With tremendous natural resources and potential as a transpolar bridge connecting the trade centers of the Atlantic and Pacific Oceans, the region is emerging as a key arena for strategic competition. Not only are the eight Arctic states—Canada, the Kingdom of Denmark (Greenland), Finland, Iceland, Norway, the Russian Federation, Sweden, and the United States—exploring economic opportunities, but a number of non-Arctic states have also begun developing commercial and military capabilities to operate in the region. In particular, China has demonstrated significant Arctic ambitions and has a robust scientific research and foreign investment plan in the Arctic. An increasing Sino-Russian partnership should alarm the West.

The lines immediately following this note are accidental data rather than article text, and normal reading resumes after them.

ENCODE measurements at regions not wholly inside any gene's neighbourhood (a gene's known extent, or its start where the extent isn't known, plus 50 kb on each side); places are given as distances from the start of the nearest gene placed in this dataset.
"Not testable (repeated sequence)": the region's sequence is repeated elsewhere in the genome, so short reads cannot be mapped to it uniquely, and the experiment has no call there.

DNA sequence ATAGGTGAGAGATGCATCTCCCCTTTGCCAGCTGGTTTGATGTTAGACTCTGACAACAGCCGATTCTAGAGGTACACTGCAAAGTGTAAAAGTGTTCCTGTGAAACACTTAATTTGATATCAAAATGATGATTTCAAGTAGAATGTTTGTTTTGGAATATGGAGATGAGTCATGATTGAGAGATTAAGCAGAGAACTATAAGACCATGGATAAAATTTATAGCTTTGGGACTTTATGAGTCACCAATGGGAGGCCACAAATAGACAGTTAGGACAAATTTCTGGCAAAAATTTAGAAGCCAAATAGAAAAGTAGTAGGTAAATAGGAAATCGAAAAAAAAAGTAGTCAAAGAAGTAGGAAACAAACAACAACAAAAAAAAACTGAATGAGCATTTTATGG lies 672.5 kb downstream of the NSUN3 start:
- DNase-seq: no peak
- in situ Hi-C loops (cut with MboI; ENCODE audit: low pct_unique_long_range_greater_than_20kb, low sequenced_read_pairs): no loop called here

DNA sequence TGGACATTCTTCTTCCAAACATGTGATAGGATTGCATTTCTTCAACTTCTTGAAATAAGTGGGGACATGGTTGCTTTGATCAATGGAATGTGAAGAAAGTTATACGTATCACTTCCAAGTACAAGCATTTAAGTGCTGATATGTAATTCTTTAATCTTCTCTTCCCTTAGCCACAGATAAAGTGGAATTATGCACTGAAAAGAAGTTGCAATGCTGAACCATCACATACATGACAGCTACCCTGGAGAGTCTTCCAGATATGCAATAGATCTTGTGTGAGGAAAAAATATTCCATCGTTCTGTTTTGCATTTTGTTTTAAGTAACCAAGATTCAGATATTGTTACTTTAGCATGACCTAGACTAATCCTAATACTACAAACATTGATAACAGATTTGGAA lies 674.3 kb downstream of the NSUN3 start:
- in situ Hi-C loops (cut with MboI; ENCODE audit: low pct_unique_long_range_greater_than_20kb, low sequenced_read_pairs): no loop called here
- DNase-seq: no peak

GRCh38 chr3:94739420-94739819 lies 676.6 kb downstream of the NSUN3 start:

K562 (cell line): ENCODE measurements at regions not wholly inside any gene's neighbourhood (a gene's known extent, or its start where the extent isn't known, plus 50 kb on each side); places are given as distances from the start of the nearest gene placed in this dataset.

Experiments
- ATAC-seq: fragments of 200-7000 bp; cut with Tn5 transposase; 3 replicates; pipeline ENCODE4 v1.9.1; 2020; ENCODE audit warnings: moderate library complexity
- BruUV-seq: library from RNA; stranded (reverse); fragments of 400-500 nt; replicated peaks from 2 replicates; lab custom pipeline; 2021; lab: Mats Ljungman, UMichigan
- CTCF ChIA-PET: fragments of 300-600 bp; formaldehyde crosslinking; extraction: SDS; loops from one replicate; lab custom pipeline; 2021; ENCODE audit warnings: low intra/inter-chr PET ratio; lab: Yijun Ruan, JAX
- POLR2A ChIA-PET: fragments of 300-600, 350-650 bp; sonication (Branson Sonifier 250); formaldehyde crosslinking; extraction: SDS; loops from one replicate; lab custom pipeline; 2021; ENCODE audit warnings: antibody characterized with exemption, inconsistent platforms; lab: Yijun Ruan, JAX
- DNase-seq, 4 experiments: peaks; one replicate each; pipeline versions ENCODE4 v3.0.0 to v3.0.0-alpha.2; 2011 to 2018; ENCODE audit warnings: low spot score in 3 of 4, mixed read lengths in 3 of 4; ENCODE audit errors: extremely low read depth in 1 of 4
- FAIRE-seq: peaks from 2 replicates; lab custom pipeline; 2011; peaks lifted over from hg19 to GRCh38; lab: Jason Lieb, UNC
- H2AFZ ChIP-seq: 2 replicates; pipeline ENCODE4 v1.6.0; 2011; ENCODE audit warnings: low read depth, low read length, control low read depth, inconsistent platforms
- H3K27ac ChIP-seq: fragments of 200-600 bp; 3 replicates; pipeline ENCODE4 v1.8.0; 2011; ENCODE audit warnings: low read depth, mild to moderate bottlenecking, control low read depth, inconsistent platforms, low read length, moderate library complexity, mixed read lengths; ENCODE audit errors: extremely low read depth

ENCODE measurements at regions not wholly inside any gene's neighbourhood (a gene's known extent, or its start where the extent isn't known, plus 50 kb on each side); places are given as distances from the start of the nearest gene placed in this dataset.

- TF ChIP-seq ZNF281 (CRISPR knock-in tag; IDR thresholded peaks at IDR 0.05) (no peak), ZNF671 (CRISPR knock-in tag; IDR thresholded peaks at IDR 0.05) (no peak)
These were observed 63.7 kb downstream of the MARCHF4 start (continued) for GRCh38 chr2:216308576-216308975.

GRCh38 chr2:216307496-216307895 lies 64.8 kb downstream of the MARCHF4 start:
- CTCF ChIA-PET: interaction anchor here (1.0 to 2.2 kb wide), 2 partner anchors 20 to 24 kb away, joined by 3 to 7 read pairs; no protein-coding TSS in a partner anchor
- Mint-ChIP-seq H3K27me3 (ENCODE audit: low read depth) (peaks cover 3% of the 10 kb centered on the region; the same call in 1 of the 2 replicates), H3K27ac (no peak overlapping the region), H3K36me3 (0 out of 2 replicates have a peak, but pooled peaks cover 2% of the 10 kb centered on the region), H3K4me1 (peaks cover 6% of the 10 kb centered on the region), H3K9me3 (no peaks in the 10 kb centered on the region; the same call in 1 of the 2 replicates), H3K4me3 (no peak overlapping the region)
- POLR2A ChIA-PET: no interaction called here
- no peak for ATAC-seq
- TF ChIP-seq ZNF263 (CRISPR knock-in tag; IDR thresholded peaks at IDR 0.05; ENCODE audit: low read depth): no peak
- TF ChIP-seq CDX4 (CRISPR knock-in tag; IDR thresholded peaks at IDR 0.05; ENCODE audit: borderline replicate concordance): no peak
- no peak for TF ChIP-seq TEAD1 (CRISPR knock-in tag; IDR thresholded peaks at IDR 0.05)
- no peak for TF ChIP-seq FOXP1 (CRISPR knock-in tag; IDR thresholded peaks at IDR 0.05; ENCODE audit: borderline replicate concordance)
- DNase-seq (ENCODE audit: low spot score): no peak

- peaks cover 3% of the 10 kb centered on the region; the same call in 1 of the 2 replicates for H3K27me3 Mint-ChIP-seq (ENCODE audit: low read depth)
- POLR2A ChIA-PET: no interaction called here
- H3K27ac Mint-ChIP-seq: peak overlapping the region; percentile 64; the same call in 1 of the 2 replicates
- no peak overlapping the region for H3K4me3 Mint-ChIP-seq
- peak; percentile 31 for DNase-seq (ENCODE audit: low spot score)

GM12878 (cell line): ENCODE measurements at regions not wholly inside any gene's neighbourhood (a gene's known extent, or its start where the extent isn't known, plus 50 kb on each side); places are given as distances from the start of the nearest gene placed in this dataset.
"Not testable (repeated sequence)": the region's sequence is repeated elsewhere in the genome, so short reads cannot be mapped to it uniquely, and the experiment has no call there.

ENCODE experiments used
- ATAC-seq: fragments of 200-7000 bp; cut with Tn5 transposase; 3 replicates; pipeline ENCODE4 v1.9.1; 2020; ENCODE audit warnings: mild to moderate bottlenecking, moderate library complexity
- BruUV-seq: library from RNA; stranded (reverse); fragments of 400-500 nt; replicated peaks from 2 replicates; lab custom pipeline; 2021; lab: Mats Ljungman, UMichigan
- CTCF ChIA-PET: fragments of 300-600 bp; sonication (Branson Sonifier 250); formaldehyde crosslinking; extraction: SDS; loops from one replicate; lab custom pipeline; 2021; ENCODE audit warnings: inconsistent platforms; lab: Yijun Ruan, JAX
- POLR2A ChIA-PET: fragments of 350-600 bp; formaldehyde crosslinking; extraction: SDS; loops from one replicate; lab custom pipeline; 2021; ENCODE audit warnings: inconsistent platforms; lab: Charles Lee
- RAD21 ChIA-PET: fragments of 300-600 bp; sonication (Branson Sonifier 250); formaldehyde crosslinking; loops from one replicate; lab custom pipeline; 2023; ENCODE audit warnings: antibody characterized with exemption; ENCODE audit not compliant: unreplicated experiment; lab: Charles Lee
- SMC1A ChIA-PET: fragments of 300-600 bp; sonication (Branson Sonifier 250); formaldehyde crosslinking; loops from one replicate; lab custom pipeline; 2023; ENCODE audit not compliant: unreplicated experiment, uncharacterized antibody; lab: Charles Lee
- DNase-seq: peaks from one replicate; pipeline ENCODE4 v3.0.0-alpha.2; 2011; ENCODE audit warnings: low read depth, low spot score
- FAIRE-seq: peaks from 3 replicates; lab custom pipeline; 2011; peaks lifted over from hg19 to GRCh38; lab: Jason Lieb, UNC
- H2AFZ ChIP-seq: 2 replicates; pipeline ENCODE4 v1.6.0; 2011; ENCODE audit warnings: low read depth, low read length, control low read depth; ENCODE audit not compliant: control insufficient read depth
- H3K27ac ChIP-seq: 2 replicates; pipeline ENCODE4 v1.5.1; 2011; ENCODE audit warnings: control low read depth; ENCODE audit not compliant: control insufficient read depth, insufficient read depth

During the Cold War, NATO’s role in the Arctic was limited. While submarines were active under the ice—particularly near Russia’s strategic bastions—and airspace was monitored for intercontinental ballistic missiles and strategic bombers, the inhospitable climate precluded significant military or economic activity. The collapse of the Soviet Union marked a period of remarkable cooperation among all eight Arctic nations, with the establishment of the Arctic Council and other cooperative bodies.

Yet Russia’s war in Ukraine froze Arctic relations among the eight Arctic states. Indeed, NATO welcomed two additional Arctic states into the alliance, resulting in seven of eight Arctic states—about half of the Arctic—falling under Article 5.